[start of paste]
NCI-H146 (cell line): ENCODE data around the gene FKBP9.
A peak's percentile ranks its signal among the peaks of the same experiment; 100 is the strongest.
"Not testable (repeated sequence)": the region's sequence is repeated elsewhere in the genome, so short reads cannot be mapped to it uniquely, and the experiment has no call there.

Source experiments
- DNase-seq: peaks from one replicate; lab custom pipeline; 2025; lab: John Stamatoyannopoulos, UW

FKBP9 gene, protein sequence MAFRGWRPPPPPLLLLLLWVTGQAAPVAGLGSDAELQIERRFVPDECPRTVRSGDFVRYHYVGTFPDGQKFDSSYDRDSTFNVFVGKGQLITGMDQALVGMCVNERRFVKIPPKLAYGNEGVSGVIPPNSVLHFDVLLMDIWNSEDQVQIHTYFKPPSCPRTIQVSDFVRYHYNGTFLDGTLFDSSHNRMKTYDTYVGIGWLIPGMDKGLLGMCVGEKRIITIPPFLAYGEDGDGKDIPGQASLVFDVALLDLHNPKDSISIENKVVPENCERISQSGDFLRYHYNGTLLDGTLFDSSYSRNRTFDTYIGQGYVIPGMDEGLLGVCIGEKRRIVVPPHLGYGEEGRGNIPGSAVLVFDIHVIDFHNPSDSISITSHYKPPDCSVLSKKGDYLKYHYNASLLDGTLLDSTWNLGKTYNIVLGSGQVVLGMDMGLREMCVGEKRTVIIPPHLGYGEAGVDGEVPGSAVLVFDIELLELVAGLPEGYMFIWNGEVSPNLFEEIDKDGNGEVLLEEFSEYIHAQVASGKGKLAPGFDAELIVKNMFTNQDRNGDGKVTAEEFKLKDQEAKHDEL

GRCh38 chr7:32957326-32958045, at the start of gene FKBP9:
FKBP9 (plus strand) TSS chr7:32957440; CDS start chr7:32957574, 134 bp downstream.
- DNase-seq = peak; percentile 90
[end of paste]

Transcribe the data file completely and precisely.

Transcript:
NCI-H146 (cell line): ENCODE data around the gene FKBP9.
A peak's percentile ranks its signal among the peaks of the same experiment; 100 is the strongest.
"Not testable (repeated sequence)": the region's sequence is repeated elsewhere in the genome, so short reads cannot be mapped to it uniquely, and the experiment has no call there.

Source experiments
- DNase-seq: peaks from one replicate; lab custom pipeline; 2025; lab: John Stamatoyannopoulos, UW

FKBP9 gene, protein sequence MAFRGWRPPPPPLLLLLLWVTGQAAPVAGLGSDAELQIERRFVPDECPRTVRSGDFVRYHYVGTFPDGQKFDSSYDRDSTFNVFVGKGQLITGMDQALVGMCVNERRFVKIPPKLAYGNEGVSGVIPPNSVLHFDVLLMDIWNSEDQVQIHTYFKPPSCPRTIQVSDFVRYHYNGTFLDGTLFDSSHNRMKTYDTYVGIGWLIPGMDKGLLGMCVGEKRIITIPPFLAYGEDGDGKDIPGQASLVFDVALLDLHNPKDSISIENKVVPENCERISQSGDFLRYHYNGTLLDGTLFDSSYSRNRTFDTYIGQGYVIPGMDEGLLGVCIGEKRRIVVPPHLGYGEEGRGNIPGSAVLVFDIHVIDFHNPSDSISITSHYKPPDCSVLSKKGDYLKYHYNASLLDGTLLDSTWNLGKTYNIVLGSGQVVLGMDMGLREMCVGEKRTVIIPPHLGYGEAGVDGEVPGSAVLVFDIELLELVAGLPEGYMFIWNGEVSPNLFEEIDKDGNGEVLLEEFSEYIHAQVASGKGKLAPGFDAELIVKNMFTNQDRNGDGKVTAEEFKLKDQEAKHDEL

GRCh38 chr7:32957326-32958045, at the start of gene FKBP9:
FKBP9 (plus strand) TSS chr7:32957440; CDS start chr7:32957574, 134 bp downstream.
- DNase-seq = peak; percentile 90